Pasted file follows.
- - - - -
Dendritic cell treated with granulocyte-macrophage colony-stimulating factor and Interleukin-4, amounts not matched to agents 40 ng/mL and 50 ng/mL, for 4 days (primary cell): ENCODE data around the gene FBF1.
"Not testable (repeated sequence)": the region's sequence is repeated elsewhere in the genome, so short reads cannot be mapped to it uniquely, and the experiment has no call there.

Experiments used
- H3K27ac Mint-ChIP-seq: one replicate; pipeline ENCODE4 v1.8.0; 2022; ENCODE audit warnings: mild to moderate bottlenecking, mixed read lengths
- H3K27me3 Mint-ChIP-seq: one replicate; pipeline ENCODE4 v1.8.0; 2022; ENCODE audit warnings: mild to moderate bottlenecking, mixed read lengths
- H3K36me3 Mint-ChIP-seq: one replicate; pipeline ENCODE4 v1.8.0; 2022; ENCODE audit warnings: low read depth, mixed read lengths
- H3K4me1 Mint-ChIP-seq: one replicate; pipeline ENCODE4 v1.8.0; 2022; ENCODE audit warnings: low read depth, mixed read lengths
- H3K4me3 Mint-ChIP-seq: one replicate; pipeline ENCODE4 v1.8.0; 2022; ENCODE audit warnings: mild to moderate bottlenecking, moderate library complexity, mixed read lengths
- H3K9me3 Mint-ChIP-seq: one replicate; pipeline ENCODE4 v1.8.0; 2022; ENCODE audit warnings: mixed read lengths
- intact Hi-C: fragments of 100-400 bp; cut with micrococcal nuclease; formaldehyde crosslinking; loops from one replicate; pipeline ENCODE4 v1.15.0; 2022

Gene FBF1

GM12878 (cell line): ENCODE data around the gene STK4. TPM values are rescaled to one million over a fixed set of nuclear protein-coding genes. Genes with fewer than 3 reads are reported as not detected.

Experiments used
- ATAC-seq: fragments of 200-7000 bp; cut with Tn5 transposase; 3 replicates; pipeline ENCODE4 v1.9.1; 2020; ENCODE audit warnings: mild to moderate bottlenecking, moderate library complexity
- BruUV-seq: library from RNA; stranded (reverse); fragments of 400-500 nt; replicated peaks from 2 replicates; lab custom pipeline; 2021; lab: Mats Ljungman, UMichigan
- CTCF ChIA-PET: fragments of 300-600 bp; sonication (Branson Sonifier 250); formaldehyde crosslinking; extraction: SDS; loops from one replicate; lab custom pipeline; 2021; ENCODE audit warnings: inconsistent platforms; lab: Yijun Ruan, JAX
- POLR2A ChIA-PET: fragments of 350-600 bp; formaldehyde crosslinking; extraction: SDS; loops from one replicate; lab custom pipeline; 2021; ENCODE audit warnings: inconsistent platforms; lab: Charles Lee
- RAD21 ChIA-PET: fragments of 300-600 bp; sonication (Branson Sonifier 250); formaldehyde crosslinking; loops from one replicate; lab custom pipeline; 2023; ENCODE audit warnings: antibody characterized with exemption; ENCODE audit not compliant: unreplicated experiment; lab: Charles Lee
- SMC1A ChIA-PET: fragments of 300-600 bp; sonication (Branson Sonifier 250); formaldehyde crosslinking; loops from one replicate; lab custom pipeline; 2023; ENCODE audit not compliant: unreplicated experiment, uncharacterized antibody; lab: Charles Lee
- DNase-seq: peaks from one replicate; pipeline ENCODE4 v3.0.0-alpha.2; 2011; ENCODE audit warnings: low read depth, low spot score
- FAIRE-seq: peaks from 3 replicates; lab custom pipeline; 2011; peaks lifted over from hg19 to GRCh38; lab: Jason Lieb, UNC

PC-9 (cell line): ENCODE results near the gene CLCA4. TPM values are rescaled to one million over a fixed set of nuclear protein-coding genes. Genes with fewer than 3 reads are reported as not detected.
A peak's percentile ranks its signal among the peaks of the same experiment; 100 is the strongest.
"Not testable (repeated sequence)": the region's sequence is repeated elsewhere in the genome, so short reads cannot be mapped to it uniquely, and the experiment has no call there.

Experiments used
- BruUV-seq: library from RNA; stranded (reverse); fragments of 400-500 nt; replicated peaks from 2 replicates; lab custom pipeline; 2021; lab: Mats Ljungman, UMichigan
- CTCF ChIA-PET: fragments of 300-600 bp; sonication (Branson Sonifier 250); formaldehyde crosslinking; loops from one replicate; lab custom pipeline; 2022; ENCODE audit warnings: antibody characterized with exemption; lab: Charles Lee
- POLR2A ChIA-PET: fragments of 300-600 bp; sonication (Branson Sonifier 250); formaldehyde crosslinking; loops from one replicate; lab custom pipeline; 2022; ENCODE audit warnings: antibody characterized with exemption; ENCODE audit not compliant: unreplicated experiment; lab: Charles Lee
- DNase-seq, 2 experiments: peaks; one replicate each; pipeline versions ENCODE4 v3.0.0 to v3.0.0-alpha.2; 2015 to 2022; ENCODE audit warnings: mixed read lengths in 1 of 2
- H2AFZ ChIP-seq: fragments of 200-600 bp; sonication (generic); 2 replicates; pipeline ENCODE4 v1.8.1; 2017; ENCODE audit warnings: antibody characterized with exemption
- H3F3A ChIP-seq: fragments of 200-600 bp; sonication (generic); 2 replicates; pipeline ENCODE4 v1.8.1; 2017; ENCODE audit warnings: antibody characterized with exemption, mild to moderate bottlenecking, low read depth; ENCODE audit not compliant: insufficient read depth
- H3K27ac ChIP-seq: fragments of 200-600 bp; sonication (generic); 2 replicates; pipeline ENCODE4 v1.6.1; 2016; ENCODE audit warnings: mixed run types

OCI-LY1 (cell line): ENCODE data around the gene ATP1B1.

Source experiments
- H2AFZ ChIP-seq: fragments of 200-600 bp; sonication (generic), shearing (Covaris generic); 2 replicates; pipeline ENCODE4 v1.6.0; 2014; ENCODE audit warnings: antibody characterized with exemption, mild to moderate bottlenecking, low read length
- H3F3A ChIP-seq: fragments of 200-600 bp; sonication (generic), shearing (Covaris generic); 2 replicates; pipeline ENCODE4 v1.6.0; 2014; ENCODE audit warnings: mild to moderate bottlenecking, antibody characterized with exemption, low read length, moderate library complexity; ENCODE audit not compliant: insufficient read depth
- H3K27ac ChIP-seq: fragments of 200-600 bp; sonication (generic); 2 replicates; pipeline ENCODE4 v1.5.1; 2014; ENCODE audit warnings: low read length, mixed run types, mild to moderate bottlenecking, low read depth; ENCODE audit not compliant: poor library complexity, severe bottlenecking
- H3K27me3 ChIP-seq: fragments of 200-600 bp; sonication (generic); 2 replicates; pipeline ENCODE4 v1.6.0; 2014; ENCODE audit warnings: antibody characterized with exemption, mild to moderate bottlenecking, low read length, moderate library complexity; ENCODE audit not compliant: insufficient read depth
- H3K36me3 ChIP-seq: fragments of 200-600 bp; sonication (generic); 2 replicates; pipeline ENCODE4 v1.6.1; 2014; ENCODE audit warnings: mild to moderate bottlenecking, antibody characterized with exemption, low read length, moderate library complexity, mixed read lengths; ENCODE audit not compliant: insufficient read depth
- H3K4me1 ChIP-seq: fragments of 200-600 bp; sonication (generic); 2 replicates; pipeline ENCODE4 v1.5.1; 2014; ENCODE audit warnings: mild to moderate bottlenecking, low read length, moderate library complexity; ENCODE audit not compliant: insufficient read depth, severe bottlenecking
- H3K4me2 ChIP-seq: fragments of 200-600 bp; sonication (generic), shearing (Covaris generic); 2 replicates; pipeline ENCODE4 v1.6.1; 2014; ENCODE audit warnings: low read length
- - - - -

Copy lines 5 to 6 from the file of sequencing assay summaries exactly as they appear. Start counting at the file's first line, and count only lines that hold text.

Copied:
- H3K27me3 Mint-ChIP-seq: one replicate; pipeline ENCODE4 v1.8.0; 2022; ENCODE audit warnings: mild to moderate bottlenecking, mixed read lengths
- H3K36me3 Mint-ChIP-seq: one replicate; pipeline ENCODE4 v1.8.0; 2022; ENCODE audit warnings: low read depth, mixed read lengths